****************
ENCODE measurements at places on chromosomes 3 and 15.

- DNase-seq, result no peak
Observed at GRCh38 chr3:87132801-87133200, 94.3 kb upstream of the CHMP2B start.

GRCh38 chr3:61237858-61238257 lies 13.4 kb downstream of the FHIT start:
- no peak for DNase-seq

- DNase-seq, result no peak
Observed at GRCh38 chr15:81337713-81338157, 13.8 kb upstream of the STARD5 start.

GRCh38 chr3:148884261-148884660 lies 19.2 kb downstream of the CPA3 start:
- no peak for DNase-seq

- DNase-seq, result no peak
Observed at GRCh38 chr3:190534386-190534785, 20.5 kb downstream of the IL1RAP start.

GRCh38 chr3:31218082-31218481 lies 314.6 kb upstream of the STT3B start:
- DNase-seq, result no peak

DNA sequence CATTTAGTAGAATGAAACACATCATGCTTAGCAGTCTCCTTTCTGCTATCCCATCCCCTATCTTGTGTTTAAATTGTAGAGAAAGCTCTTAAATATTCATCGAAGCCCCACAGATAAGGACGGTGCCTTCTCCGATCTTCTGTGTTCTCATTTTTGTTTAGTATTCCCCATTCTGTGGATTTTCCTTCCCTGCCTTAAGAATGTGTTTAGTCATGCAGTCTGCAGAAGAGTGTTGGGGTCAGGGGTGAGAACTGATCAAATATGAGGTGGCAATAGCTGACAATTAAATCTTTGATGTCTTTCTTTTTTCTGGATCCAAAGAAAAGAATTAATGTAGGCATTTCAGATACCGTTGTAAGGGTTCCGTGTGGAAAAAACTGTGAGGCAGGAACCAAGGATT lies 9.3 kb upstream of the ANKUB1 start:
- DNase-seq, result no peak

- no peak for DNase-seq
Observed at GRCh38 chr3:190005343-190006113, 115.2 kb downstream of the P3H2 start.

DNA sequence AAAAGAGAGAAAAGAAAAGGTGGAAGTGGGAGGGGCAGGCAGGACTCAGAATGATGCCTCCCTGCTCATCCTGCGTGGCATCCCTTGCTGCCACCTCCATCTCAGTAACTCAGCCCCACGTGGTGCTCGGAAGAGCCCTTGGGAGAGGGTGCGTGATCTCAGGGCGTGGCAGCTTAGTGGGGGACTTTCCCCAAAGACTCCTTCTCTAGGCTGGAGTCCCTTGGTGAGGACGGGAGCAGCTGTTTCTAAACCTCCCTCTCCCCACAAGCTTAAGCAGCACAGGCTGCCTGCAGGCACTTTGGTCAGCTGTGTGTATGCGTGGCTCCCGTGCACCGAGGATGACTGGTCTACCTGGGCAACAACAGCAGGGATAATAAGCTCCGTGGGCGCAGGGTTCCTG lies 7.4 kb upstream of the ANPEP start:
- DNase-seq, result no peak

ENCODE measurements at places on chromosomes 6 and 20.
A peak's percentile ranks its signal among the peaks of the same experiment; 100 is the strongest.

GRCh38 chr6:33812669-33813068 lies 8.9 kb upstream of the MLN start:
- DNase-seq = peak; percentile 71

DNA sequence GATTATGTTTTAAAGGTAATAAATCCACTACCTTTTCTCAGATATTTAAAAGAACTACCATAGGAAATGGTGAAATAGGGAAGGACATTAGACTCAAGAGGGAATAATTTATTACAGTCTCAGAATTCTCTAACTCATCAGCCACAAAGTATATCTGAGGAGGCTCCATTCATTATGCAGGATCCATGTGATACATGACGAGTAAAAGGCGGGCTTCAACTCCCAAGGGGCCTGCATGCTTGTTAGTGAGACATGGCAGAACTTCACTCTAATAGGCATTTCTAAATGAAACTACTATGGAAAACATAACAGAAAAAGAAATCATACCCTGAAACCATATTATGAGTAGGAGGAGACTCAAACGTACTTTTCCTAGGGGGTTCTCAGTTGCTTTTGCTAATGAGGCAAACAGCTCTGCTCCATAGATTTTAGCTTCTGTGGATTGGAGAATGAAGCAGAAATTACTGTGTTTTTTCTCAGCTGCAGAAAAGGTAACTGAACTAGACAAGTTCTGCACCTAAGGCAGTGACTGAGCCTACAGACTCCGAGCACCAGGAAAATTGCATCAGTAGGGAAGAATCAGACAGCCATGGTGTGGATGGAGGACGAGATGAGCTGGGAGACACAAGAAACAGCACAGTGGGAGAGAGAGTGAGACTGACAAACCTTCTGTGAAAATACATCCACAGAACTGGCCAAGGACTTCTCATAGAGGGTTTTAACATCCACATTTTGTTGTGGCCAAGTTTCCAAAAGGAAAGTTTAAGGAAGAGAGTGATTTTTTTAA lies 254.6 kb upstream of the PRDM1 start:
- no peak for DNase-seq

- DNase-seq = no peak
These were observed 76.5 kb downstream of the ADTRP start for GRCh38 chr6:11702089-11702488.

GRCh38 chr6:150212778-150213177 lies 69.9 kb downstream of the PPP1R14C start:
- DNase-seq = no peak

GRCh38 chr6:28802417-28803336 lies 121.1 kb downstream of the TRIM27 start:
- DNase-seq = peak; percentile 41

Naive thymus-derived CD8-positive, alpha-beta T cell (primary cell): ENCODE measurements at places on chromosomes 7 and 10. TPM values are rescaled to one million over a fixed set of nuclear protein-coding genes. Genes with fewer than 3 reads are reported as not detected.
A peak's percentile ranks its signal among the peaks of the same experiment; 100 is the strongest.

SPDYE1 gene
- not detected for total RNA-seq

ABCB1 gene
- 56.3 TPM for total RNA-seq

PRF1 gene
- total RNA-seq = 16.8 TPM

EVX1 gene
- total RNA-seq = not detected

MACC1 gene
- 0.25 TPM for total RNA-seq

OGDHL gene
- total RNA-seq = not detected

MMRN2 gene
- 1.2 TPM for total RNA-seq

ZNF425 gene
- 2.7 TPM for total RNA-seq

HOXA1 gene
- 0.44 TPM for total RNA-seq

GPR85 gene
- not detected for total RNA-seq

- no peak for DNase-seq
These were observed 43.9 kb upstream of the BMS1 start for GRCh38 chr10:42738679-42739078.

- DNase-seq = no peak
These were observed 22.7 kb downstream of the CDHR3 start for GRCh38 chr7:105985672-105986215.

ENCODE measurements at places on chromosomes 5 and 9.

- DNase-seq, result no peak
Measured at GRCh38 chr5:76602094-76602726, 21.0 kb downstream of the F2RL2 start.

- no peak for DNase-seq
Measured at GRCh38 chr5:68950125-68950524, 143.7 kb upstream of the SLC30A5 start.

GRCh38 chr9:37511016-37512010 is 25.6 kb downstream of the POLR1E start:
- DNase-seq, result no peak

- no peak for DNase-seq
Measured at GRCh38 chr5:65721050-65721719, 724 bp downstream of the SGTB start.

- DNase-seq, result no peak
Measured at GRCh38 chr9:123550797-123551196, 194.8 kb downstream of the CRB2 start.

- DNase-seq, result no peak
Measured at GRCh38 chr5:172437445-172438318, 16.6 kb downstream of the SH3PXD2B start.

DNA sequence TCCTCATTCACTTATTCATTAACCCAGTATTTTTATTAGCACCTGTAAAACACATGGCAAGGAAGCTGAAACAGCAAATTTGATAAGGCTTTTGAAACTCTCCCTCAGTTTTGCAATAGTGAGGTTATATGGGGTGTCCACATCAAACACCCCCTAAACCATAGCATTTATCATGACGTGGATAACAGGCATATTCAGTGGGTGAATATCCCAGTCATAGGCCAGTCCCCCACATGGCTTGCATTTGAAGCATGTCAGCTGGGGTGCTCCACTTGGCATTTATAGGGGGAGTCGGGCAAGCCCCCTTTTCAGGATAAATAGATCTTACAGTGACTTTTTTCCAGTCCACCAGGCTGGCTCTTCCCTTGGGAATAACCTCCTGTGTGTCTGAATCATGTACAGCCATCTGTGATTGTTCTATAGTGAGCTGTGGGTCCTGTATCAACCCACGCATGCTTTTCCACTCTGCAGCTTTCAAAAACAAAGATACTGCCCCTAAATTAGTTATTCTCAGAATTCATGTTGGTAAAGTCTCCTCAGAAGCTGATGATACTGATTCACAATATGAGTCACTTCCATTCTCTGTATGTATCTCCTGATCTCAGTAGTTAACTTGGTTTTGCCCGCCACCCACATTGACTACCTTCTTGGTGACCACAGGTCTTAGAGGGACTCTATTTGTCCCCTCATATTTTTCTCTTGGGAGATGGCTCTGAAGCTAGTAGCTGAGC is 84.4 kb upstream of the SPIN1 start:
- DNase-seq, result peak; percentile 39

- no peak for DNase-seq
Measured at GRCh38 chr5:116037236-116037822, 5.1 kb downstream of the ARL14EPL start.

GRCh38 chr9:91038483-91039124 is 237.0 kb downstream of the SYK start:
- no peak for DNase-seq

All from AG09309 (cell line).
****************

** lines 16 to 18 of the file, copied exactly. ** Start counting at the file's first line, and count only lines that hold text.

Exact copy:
- no peak for DNase-seq
Observed at GRCh38 chr3:190005343-190006113, 115.2 kb downstream of the P3H2 start.

DNA sequence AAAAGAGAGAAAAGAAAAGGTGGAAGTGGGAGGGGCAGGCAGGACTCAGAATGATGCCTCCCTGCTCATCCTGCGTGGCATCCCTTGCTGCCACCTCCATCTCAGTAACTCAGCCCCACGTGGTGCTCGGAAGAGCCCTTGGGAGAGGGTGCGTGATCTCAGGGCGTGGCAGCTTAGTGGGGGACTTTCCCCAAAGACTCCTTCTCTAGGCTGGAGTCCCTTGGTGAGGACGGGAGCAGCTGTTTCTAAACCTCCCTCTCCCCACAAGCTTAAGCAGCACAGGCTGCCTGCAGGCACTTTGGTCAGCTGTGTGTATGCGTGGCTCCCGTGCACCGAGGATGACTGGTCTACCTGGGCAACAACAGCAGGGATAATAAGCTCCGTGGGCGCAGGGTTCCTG lies 7.4 kb upstream of the ANPEP start: